The concentration would be reviewed for possible distortive effects of the subsidy on the common market. In the case of targeted subsidies (direct facilitation), it would be presumed that they distort competition, otherwise (de facto facilitation) a case-by-case analysis would be required. To address the lack of transparency regarding third country subsidies, certain indicators would be used that are similar to those used in Module 1 to show the distortive effects of the subsidy (including reciprocity considerations). Module 2 also weighs up the benefits of subsidies.

The procedure would be based on that of the EU Merger Regulation (in particular 2 phases) and triggered by notification. Where companies fail to notify, an ex-officio procedure would be possible. Decisions could be clearance with and without conditions, and the prohibition of the merger. As remedies for clearance with conditions, redressive payments or transparency obligations would generally not be considered to be sufficient.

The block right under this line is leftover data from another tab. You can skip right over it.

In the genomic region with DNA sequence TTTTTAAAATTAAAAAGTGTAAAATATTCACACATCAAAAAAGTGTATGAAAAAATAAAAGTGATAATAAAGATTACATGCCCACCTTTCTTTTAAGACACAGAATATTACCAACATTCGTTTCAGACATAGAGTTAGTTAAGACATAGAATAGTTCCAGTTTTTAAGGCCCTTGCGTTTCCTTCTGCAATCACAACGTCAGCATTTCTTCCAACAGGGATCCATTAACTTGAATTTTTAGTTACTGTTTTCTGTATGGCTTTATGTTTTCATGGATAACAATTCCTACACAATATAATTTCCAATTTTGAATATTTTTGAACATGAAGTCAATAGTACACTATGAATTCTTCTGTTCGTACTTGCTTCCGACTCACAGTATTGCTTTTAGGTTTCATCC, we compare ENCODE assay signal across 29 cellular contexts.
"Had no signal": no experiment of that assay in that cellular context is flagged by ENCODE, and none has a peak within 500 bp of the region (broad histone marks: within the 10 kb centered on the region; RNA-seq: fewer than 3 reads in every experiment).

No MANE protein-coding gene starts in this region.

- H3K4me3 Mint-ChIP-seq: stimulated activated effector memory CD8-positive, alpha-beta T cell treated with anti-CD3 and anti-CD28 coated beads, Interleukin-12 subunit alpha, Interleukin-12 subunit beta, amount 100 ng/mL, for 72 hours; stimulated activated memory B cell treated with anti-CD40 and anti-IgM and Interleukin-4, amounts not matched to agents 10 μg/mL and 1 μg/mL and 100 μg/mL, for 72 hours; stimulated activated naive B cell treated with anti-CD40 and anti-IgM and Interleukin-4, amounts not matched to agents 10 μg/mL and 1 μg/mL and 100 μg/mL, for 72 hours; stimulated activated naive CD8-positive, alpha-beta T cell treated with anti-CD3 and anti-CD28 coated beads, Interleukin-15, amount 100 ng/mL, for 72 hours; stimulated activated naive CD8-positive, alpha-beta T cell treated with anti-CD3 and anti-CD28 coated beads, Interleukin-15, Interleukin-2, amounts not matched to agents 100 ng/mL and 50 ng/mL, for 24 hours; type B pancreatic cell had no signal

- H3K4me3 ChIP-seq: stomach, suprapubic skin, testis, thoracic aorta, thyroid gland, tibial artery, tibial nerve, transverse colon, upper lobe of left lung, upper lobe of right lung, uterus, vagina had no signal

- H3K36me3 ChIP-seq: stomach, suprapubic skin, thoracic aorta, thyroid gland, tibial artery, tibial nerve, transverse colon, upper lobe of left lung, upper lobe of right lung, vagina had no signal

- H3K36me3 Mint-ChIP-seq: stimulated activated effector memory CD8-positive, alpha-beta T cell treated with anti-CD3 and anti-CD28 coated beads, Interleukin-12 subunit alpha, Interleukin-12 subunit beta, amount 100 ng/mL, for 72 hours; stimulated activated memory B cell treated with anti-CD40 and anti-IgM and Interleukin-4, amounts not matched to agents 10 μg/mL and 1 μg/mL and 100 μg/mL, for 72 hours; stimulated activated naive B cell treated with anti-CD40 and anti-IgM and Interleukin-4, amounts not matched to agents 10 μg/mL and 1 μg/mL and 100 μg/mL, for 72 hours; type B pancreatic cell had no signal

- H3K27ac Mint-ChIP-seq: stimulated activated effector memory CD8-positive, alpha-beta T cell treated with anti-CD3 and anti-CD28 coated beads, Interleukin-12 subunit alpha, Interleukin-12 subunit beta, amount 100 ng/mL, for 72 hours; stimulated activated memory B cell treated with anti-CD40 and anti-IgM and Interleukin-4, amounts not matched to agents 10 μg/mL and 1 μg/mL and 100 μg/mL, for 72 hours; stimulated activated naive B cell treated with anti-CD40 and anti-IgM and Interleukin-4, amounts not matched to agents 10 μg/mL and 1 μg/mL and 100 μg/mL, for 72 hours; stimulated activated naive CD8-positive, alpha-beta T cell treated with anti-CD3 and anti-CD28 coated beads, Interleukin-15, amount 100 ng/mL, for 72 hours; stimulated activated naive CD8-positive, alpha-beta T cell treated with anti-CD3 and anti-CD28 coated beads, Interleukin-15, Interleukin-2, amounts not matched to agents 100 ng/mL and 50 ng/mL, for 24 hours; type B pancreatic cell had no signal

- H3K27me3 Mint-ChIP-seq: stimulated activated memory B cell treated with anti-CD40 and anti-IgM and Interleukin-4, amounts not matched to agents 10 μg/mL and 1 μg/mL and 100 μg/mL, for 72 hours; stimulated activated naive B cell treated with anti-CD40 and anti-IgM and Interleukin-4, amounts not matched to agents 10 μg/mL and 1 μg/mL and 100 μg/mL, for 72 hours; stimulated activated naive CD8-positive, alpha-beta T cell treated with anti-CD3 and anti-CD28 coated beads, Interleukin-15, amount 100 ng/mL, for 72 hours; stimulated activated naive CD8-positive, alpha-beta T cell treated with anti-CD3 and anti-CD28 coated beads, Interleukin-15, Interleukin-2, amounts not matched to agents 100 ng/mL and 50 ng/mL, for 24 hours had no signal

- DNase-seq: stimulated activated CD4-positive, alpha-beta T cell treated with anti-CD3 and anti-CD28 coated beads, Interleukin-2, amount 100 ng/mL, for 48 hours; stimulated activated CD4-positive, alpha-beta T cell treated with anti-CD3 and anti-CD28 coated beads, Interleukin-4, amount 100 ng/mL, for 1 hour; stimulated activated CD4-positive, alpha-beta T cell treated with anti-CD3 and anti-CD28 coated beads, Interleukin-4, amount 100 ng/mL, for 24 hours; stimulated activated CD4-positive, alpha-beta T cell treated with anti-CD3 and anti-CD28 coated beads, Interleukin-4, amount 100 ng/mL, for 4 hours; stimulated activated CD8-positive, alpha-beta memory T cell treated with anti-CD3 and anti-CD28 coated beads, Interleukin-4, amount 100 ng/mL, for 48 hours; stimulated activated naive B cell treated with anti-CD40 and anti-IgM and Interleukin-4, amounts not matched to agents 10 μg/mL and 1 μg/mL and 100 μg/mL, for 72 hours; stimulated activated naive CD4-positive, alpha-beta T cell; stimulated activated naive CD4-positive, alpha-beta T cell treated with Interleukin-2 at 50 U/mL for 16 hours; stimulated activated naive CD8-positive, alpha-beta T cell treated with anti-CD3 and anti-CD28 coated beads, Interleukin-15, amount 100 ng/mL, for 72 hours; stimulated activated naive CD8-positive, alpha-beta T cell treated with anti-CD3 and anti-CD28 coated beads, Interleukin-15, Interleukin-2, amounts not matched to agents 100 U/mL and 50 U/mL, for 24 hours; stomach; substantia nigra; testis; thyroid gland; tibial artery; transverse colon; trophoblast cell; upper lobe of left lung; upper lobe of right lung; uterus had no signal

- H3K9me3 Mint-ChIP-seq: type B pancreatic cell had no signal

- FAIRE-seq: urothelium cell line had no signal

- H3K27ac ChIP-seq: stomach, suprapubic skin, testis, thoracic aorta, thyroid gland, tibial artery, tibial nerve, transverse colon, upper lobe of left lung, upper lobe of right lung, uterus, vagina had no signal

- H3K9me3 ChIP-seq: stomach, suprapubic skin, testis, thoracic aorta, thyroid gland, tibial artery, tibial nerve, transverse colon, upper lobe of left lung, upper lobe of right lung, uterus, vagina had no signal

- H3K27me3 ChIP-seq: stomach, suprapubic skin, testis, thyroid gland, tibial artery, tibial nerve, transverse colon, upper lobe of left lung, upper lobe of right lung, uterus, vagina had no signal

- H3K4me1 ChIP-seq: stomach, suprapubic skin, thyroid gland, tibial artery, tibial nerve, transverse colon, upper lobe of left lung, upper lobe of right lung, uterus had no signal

In terms of responsibilities, the Commission prefers a centralized system in order to save costs and prevent inter-agency coordination problems.

Module 3

Under Module 3 companies participating in public procurement procedures in EU Member States would be obliged to inform the contracting authority from foreign subsidies. To limit the administrative burden, thresholds, and additional conditions for notifications could be introduced. The notification would be transmitted to the competent authority to make an assessment whether the subsidy is distorting competition in the common market. Where this is the case, the company benefitting from foreign subsidies could be barred from participation in the tender.


Foreign Subsidies in the Context of Access to EU Funding